The redesign of the logo for The Met is yet another uninspiring piece of work from Wolff Olins. I’m rarely so disappointed in a logo design that I actually blog about it, yet this is the third time I’ve felt compelled to write negatively about the logo designs from this firm.
Wolff Olins Redesigns The Met Logo
Wolff Olins redesigns The Met Logo and once again, I’m just not a fan. But by no means am I alone in my feelings. Along with many designers, I expressed my dismay at their ugly 2012 Olympics logo and shared my disappointment about their redesign of the New York Taxicab logo.
above:Logos for the NYC Taxicabs and the 2012 Olympics, both by by Wolff Olins, have been met with much criticism by well-known designers
However, there are some who really like it. Jen Carlson for The Gothamist is one such example.
The Met is the colloquial term for New York’s Metropolitan Museum of Art, the largest art museum in the United States and among the most visited art museums in the world.
The architectural M, an adaptation of which has served as the logo for the museum since 1971, had great provenance. It’s an adaptation from De Divina Proportione, a book on mathematics written by Luca Pacioli and illustrated by Leonardo da Vinci composed around 1498 in Milan and first printed in 1509.
The Met logo featuring the architectural M, was most often represented in a circle, as shown below:
The new mark, below, was drawn by typographer Gareth Hague (who also created the font for the 2012 Olympics logo) and will replace the architectural M logo beginning March 1, 2016.
Wolff Olins says “The logo exploration was led by the choice of the new, more succinct name, The Met. The mark is a unique drawing inspired by the idea of making ‘connections’ — helping users connect ideas across time and culture, across the collection, between themselves and the art they interact with. The letterforms are connected together in bespoke ways and combine both serif and sans-serif letterforms — a deliberate move to incorporate both classical and modern ideas, a nod to the fact that The Met spans 5,000 years of art.”
The museum’s director, Thomas P. Campbell, shown below at a podium displaying the Metropolitan Museum of Art’s new logo is clearly feeling a bit under attack. He accompanied this photo with “Logo obsessed #zombies try to eat Met director @metmuseum” on Instagram.
According to the New York Times, prominent designer Karim Rashid said of the new logo “In capital letters: ATROCIOUS. We’re talking here about a museum that’s all about history. So the best thing they could do is hang on to keeping their mark — or their logo — historic.”
Copywriter and editor Jacqui Garcia-Bowman nailed many people’s feelings about the design with a little letter shifting:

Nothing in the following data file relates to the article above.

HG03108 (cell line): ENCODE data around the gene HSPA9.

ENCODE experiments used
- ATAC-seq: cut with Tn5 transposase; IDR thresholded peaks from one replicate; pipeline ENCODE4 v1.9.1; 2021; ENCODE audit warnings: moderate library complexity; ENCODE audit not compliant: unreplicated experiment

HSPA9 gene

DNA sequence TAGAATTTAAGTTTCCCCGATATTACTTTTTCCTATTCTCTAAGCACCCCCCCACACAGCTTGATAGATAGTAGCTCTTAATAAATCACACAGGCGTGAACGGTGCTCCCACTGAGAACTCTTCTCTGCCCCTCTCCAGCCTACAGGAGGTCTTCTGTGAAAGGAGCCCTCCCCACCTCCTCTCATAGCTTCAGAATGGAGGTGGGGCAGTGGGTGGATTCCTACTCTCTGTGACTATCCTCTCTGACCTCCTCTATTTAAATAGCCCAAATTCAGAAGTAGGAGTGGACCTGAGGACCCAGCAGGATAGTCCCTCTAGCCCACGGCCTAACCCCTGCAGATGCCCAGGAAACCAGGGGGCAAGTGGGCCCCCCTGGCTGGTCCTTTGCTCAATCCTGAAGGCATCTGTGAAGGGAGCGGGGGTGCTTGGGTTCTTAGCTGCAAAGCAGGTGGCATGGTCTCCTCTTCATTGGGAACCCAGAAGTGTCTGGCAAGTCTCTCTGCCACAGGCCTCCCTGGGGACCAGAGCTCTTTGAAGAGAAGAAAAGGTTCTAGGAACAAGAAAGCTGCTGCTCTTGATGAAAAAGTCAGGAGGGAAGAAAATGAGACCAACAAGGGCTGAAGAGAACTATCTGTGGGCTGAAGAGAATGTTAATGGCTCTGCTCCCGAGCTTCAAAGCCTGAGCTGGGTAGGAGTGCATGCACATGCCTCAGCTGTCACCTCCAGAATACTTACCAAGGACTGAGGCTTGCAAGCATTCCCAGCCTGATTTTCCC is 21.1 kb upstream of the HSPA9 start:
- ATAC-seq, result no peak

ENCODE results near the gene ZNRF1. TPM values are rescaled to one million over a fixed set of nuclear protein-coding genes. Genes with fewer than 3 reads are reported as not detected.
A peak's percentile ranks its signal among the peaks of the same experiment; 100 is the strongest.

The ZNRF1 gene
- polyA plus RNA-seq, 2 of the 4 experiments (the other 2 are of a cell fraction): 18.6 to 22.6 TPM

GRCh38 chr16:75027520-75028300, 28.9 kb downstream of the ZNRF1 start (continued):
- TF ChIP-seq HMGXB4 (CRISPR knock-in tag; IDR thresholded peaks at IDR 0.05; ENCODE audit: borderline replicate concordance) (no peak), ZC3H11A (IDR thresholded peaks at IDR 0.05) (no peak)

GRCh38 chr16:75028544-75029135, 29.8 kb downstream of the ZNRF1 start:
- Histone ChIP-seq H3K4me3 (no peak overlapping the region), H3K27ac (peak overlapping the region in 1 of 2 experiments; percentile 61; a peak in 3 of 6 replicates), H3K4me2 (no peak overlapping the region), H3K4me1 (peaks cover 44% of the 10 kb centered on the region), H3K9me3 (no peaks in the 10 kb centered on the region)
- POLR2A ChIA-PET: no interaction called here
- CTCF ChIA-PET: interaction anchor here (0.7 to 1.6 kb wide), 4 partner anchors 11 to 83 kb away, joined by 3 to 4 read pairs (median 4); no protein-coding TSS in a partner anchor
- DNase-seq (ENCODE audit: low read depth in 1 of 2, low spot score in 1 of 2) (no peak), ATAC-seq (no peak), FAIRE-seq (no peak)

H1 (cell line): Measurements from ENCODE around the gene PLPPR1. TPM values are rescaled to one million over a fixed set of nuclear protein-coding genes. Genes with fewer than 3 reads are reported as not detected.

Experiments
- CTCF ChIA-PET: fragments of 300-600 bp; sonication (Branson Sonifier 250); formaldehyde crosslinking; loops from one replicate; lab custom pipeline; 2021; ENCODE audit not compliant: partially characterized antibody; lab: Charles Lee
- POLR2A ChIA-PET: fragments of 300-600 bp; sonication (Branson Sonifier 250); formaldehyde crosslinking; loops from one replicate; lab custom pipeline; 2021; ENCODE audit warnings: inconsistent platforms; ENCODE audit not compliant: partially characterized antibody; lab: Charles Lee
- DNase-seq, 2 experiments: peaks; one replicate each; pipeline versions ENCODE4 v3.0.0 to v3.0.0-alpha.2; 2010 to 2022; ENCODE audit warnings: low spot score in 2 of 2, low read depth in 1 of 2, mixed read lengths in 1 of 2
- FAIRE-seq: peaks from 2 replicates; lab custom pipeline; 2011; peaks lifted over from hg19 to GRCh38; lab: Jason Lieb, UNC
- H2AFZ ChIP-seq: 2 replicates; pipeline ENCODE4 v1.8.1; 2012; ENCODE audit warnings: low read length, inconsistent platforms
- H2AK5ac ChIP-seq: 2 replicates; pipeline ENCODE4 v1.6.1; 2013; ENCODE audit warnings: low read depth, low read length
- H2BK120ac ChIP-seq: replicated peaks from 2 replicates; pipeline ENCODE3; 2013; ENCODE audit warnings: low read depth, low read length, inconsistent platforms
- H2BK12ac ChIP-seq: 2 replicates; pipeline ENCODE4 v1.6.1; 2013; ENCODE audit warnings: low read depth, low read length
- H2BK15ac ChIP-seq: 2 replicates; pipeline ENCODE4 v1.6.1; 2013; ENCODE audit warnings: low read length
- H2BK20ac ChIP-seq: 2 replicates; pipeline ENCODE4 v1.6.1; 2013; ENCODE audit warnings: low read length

Twitter uses certainly aren’t holding back:
THE MET logo forces a T to be as wide as an M or an M to be as narrow as a T. Cannot possibly work. Weird gaps, forced curvy shapes.#themet
— erik spiekermann (@espiekermann) February 21, 2016
— Madeline Engler (@MadelineEngler) February 22, 2016
— Brooke Griffiths (@BrookeGDesign) February 19, 2016
I don’t have anything personal against the Wolff Olins firm who describe themselves as follows: “Our global teams of designers, strategists, technologists, programme managers and educators deliver deep, meaningful change across and beyond our clients’ organisations.” Nor do I personally know the designers who worked on the logos. But as someone with a degree in design and who has studied typography, I find this mark to have odd relationships between the letters and large spaces that make it look amateur and clunky. The thins are too thin and I keep wanting to nudge the word MET to the right a little because it isn’t visually centered. The previous mark, with its allusion to Da Vinci’s Vitruvian Man, seemed to encapsulate the historical aspects of art and design with a contemporary graphic treatment that was timeless.
The following statement was released by the museum last week:
Throughout its 146-year history, The Metropolitan Museum of Art has evolved to meet the needs of its audience. An unwavering part of the Museum’s mission is to reach and inspire the broadest possible community—locally, nationally, and internationally. We are proud, therefore, to reveal a new visual strategy that will create greater clarity and consistency in The Met experience and communication across all of its locations—The Met Fifth Avenue, The Met Breuer (opening March 18), and The Met Cloisters—and online.
above image of the logo extensions for The Met Breuer and The Met Cloisters courtesy of Brand New
New designs will be put into use beginning March 1, and will include a clear graphic language comprised of custom fonts and colors. Our new logo no longer relies on symbols and, instead, is based on our commonly used name “The Met,” which has an immediacy that speaks to all audiences. It is an original drawing, a hybrid that combines and connects serif and sans serif, classical and modern letterforms. In this respect, it reflects the scope of the Museum’s collection and the inherent connections that exist within it.
There will also be a new map, way-finding, and advertising, as well as a clear, integrated presentation of The Met’s programming across print and digital materials. The website will debut a fresh design, with simplified navigation and a more robust infrastructure.
Our new look reflects a driving principle of our institution, and was chosen because it represents something simple, bold, and indisputable: The Met is here for everyone.
Mark Kingsly gives an extensive review of the new logo design along with much of the thinking and rationalization behind it on Brand New.